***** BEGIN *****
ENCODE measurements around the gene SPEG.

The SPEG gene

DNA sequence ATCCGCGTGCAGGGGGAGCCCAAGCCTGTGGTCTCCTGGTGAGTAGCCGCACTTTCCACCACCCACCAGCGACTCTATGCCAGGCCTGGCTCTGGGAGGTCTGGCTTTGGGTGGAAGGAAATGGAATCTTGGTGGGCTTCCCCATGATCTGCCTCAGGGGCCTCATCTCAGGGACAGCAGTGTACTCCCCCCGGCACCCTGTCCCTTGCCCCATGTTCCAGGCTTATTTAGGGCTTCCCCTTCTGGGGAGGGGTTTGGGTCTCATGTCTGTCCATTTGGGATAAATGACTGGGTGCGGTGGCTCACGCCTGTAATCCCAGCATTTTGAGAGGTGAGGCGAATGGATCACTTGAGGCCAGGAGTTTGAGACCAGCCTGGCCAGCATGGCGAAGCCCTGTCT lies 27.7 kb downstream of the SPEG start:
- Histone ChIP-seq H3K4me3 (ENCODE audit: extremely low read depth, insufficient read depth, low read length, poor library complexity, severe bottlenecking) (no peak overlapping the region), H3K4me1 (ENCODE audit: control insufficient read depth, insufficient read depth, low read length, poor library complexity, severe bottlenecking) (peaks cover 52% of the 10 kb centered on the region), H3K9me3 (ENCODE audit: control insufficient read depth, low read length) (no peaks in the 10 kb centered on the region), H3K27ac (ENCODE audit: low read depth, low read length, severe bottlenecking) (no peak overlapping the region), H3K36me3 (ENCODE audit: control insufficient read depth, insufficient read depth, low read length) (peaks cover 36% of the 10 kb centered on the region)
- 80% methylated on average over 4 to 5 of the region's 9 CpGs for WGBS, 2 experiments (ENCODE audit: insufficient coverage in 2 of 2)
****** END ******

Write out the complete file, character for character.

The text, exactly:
ENCODE measurements around the gene SPEG.

The SPEG gene

DNA sequence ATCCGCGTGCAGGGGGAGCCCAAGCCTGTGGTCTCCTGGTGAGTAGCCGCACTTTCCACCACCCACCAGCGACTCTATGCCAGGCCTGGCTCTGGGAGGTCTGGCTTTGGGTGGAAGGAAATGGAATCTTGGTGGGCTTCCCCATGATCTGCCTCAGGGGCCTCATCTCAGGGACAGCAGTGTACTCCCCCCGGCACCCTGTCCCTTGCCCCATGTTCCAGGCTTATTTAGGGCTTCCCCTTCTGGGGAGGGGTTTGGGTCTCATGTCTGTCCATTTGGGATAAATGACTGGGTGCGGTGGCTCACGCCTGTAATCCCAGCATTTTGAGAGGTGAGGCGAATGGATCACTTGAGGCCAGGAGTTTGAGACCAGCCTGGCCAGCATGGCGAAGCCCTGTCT lies 27.7 kb downstream of the SPEG start:
- Histone ChIP-seq H3K4me3 (ENCODE audit: extremely low read depth, insufficient read depth, low read length, poor library complexity, severe bottlenecking) (no peak overlapping the region), H3K4me1 (ENCODE audit: control insufficient read depth, insufficient read depth, low read length, poor library complexity, severe bottlenecking) (peaks cover 52% of the 10 kb centered on the region), H3K9me3 (ENCODE audit: control insufficient read depth, low read length) (no peaks in the 10 kb centered on the region), H3K27ac (ENCODE audit: low read depth, low read length, severe bottlenecking) (no peak overlapping the region), H3K36me3 (ENCODE audit: control insufficient read depth, insufficient read depth, low read length) (peaks cover 36% of the 10 kb centered on the region)
- 80% methylated on average over 4 to 5 of the region's 9 CpGs for WGBS, 2 experiments (ENCODE audit: insufficient coverage in 2 of 2)